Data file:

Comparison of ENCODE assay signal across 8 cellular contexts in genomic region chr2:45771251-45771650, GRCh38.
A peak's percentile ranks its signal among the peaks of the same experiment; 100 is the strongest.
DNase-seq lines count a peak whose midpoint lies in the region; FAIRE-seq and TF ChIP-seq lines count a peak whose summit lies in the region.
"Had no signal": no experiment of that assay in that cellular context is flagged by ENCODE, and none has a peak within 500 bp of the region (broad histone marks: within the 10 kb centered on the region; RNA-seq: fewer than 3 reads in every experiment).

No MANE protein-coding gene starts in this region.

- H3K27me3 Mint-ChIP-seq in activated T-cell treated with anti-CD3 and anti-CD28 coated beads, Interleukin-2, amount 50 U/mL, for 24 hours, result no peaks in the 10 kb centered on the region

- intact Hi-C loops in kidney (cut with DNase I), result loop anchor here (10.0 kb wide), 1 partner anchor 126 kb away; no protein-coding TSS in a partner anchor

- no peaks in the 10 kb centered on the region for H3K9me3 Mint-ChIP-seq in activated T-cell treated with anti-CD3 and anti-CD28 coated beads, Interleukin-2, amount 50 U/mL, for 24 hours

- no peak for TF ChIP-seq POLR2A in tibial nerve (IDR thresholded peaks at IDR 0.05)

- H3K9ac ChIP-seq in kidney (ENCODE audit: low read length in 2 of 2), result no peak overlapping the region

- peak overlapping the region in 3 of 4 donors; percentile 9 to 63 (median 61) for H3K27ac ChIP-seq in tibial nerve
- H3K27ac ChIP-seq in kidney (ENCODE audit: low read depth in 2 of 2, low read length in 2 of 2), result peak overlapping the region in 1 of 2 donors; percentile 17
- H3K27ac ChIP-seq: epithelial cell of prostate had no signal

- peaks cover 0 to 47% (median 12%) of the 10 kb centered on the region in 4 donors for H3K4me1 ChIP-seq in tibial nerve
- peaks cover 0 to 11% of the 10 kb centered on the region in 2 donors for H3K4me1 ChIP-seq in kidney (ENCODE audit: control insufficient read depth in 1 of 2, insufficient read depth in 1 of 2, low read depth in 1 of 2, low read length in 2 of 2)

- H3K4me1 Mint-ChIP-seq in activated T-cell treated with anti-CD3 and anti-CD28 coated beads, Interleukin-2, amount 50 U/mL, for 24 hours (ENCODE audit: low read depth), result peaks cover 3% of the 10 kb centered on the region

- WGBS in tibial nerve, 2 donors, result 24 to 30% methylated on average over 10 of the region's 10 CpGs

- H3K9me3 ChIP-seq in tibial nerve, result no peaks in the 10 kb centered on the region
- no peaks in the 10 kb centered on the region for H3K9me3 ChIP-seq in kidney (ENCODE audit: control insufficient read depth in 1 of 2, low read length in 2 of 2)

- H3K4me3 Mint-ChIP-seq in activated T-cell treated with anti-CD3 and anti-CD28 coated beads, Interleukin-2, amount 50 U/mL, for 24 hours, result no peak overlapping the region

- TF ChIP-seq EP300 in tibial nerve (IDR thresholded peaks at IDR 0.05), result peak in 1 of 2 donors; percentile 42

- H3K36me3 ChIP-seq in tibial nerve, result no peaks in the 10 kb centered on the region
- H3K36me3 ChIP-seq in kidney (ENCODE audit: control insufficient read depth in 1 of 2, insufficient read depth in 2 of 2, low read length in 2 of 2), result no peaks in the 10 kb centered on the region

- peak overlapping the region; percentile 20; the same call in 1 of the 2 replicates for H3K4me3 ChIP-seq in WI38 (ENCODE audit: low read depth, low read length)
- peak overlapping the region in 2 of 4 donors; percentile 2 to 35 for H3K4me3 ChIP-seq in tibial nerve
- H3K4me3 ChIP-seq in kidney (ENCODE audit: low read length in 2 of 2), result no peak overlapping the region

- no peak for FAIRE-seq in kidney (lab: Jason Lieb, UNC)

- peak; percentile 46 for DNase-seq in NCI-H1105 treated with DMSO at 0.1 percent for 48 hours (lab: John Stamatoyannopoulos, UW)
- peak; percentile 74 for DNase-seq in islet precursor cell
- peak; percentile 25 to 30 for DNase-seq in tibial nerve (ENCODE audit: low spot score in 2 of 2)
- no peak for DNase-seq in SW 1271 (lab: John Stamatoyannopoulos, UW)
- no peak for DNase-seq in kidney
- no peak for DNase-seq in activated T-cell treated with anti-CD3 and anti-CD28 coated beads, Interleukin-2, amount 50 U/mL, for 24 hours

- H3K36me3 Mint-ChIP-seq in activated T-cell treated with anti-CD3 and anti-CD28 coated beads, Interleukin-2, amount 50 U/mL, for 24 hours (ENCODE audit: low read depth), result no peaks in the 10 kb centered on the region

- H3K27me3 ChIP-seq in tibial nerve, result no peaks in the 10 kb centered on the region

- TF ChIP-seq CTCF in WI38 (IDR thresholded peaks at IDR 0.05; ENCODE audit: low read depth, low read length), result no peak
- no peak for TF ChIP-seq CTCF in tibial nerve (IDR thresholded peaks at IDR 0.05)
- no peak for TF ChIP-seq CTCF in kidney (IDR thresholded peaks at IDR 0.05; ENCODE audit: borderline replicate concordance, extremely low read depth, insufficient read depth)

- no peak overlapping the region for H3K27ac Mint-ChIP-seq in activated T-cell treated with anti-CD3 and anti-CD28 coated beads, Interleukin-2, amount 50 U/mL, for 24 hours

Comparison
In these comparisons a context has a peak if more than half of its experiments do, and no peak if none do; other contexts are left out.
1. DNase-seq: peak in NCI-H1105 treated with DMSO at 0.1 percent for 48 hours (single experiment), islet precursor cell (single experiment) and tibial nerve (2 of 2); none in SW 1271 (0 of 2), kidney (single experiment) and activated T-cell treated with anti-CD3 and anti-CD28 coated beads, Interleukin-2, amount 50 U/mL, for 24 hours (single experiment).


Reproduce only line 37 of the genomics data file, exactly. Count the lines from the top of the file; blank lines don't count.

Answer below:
- no peak for TF ChIP-seq CTCF in tibial nerve (IDR thresholded peaks at IDR 0.05)